Proposed health-care reform has been sidetracked by uproar over a so-called "death panel" provision that some conservatives argue is a step toward euthanasia. But elder law expert Richard L. Kaplan says those end-of-life counseling services are nothing new, and have benefits for both patients and government spending. Kaplan, a law professor and member of the National Academy of Social Insurance, examines the health-care planning tool in an interview with News Bureau Business and Law Editor Jan Dennis.
What exactly is meant by "end-of-life counseling"?
For nearly 25 years, Americans in most states have been able to document the extent of medical interventions they would want if they have impaired mental capacity or are unable to communicate their preferences. These documents are typically called "advance directives" and come in two varieties - living wills, which state that the person does not want certain life-sustaining procedures if he or she has a terminal condition; and health-care proxies or powers of attorney, which designate someone to make care decisions for that person. Discussing which form is most appropriate for a specific patient and what it should contain is often called "end-of-life counseling."
Is such counseling necessary?
Not necessarily. The applicable forms that let patients outline their wishes in advance are only one or two pages long, and they are available for every state from various Web sites without charge. In addition, a federal law, the Patient Self-Determination Act of 1990, requires that anyone over the age of 17 who is admitted into a hospital, nursing home, or home health agency be informed of the right to create an advance directive and given the relevant forms at that time. Nevertheless, some people prefer to discuss their options with a health-care provider, especially their primary-care doctor.
Does the proposed health-care plan mandate such planning?
Not at all. The proposed plan merely indicates that Medicare will treat the time that a physician spends counseling a patient about advance directives as a reimbursable expense, meaning that the physician can be paid for providing such counseling.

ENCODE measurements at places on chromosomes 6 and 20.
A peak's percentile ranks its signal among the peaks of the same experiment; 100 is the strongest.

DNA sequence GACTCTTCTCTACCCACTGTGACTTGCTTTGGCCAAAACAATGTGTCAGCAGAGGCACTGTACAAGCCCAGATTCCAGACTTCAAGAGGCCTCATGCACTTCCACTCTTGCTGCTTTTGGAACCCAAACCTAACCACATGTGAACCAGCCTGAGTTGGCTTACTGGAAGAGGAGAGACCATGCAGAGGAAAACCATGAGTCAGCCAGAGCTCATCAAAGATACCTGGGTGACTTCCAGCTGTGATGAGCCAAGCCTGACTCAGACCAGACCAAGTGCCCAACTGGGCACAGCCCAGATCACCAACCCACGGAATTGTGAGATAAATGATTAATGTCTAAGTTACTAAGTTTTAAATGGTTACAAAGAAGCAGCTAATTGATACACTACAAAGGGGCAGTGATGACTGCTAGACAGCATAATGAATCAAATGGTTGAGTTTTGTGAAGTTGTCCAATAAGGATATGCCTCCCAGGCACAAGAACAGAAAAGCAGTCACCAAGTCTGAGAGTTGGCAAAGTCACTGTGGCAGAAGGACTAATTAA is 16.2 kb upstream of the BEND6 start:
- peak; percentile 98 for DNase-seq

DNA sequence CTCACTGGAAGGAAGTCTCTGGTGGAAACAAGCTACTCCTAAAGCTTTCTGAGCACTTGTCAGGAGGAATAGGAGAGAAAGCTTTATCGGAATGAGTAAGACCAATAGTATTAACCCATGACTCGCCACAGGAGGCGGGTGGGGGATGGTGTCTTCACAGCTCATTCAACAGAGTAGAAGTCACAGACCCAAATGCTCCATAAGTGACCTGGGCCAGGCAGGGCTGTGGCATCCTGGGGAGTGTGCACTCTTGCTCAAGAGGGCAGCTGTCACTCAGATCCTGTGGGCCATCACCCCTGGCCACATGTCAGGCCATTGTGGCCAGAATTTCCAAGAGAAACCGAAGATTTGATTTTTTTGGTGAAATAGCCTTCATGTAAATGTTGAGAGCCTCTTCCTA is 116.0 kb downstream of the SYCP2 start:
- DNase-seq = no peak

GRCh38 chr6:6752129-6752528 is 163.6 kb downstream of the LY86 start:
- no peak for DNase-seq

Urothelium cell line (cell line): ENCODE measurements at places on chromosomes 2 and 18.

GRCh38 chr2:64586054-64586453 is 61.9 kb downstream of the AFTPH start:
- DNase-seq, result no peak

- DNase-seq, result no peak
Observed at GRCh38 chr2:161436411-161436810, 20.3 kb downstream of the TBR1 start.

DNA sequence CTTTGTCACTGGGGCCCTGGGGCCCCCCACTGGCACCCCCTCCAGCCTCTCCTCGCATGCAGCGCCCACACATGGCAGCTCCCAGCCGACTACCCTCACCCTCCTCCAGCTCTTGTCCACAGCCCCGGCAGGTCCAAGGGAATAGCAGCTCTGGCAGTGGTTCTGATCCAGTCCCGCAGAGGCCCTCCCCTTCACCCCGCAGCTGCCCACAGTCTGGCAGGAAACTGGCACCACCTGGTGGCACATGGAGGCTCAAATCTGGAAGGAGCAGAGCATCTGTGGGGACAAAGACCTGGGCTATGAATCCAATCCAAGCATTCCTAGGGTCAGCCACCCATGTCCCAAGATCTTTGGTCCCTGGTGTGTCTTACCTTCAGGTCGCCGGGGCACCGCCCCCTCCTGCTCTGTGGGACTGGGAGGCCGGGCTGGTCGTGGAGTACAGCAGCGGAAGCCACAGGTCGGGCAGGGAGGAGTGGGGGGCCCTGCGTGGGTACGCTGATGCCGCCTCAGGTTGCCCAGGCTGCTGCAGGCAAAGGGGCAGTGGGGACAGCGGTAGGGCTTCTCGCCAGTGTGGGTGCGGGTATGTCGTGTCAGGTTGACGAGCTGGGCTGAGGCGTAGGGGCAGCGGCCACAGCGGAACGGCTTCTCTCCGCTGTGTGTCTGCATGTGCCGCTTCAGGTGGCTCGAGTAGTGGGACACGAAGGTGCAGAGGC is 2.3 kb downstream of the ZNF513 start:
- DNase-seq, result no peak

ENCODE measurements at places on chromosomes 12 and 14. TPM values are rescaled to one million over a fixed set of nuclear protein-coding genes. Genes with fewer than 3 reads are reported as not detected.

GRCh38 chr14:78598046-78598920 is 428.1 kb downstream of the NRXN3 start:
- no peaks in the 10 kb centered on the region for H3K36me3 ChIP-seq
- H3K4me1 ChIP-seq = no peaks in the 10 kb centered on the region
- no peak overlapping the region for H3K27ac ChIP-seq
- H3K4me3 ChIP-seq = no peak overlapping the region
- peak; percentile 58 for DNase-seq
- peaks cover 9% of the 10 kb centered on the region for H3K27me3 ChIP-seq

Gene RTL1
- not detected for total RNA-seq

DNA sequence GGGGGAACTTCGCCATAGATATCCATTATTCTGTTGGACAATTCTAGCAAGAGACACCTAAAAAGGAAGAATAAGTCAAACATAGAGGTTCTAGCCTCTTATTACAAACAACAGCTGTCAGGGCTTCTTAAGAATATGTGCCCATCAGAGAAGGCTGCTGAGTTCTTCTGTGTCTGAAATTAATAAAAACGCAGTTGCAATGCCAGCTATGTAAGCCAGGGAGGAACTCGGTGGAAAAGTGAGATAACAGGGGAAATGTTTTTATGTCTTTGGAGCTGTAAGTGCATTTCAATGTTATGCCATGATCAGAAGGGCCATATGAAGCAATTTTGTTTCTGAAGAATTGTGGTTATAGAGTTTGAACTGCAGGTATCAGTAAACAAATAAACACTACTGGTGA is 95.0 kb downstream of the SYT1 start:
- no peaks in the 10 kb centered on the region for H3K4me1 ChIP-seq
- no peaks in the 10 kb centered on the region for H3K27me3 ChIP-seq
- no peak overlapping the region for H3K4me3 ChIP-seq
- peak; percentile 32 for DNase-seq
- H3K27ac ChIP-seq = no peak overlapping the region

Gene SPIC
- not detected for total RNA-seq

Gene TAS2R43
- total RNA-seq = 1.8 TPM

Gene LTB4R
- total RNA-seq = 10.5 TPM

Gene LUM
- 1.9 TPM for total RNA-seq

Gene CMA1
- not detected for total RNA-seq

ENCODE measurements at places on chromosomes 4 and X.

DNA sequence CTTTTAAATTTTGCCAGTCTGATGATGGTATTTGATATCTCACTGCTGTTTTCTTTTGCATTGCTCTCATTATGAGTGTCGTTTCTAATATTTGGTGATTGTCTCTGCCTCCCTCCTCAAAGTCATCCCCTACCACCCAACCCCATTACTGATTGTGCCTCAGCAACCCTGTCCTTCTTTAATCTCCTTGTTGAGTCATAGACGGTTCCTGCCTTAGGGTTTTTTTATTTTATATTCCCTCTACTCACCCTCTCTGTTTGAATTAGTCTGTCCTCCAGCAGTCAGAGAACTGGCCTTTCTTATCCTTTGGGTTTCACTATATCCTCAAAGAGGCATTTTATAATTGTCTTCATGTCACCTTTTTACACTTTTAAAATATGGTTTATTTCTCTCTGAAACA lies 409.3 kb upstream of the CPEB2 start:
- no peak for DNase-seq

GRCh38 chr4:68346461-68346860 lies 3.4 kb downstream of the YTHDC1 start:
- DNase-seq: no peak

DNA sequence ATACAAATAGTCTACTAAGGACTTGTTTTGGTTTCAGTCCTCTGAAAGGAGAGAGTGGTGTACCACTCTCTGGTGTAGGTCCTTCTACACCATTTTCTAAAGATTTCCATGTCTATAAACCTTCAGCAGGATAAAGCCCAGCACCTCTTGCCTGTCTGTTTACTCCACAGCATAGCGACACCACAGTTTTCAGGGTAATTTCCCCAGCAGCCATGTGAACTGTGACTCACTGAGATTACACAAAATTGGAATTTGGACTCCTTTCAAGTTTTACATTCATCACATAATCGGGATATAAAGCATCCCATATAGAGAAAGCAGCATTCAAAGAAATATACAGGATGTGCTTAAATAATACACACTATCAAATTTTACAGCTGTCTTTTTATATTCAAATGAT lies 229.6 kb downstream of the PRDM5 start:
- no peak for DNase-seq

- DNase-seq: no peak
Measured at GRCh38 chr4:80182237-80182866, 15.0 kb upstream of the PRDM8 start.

Why is physician payment for such counseling important?
Nearly 30 percent of Medicare's total budget is spent for care provided in a patient's final year of life. Some of this care may be desired by the patient, but much of it is not, and an advance directive can provide a basis for not providing unwanted medical interventions. And although most people have strong views on this issue, the vast majority have not completed an advance directive.
A study by the Government Accounting Office in 1995 found that one reason for this situation is that physicians are not paid for their time counseling patients about advance directives, and a 2008 report to Congress by the RAND Corp. found much the same thing. The American Medical Association itself claims that "financial incentives would encourage discussion of advance directives."
How would the proposed plan change the law in this regard?
Medicare patients would be able to receive such counseling every five years at Medicare's expense. Since 2005, Medicare has paid for such counseling if the patient is "terminally ill," and starting this year, new Medicare enrollees have been able to receive such counseling as part of their so-called "Welcome to Medicare" initial physical examination. The proposed plan, therefore, is really not as radical a change as it has sometimes been portrayed.